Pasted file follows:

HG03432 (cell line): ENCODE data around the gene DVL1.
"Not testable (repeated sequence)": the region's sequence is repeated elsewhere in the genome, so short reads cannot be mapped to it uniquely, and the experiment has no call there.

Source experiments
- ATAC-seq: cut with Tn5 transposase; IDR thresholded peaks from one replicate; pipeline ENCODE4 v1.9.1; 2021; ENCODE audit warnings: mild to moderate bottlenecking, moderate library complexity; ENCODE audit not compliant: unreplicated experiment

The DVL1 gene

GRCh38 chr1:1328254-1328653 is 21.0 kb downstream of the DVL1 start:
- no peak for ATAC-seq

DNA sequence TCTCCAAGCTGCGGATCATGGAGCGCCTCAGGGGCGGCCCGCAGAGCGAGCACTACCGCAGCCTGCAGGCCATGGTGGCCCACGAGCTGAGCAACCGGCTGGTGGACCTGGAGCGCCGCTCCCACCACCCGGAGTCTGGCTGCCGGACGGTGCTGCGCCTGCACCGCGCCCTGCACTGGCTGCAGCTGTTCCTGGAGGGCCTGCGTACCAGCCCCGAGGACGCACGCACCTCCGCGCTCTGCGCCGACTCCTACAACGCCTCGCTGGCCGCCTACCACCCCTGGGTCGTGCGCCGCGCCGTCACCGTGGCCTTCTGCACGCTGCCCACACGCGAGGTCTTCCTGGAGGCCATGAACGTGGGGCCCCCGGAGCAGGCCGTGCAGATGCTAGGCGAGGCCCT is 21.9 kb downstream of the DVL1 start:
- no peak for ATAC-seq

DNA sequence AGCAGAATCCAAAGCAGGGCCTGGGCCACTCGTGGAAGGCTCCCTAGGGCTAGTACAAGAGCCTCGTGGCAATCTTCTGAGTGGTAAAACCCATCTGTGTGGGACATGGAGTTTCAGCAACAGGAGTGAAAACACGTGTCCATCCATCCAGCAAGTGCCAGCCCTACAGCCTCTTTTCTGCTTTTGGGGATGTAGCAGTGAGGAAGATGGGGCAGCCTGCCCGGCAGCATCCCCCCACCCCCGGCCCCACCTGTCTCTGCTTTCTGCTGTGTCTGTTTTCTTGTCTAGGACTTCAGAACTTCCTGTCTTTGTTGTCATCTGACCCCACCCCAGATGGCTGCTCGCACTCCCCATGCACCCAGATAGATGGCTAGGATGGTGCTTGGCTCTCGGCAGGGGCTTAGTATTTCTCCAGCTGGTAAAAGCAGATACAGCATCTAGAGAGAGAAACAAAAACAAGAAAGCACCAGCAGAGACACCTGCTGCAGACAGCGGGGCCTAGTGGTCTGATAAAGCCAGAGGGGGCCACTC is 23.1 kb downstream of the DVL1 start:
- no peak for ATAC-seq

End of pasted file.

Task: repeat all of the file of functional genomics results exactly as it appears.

HG03432 (cell line): ENCODE data around the gene DVL1.
"Not testable (repeated sequence)": the region's sequence is repeated elsewhere in the genome, so short reads cannot be mapped to it uniquely, and the experiment has no call there.

Source experiments
- ATAC-seq: cut with Tn5 transposase; IDR thresholded peaks from one replicate; pipeline ENCODE4 v1.9.1; 2021; ENCODE audit warnings: mild to moderate bottlenecking, moderate library complexity; ENCODE audit not compliant: unreplicated experiment

The DVL1 gene

GRCh38 chr1:1328254-1328653 is 21.0 kb downstream of the DVL1 start:
- no peak for ATAC-seq

DNA sequence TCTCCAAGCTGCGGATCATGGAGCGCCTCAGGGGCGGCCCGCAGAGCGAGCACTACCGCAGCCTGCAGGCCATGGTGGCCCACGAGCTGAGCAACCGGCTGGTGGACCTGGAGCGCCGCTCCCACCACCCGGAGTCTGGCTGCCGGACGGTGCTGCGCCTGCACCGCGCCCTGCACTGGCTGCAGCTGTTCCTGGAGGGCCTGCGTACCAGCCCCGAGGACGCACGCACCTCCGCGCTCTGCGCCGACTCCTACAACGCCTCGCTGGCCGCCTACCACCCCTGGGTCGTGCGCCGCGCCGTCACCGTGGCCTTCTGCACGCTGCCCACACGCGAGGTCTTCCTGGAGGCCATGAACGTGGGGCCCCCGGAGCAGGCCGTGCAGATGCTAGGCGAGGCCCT is 21.9 kb downstream of the DVL1 start:
- no peak for ATAC-seq

DNA sequence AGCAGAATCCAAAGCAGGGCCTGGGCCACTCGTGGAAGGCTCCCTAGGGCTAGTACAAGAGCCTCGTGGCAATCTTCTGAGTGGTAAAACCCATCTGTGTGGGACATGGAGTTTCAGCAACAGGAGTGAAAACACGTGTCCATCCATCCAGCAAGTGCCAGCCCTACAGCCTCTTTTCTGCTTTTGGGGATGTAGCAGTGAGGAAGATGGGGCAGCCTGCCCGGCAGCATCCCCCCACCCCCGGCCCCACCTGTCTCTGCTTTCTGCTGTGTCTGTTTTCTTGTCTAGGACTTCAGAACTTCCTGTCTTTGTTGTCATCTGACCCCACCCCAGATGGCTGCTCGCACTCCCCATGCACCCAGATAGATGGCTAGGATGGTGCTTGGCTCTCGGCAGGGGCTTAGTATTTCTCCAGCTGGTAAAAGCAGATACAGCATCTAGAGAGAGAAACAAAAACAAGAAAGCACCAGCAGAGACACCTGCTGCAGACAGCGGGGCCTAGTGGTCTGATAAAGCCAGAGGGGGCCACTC is 23.1 kb downstream of the DVL1 start:
- no peak for ATAC-seq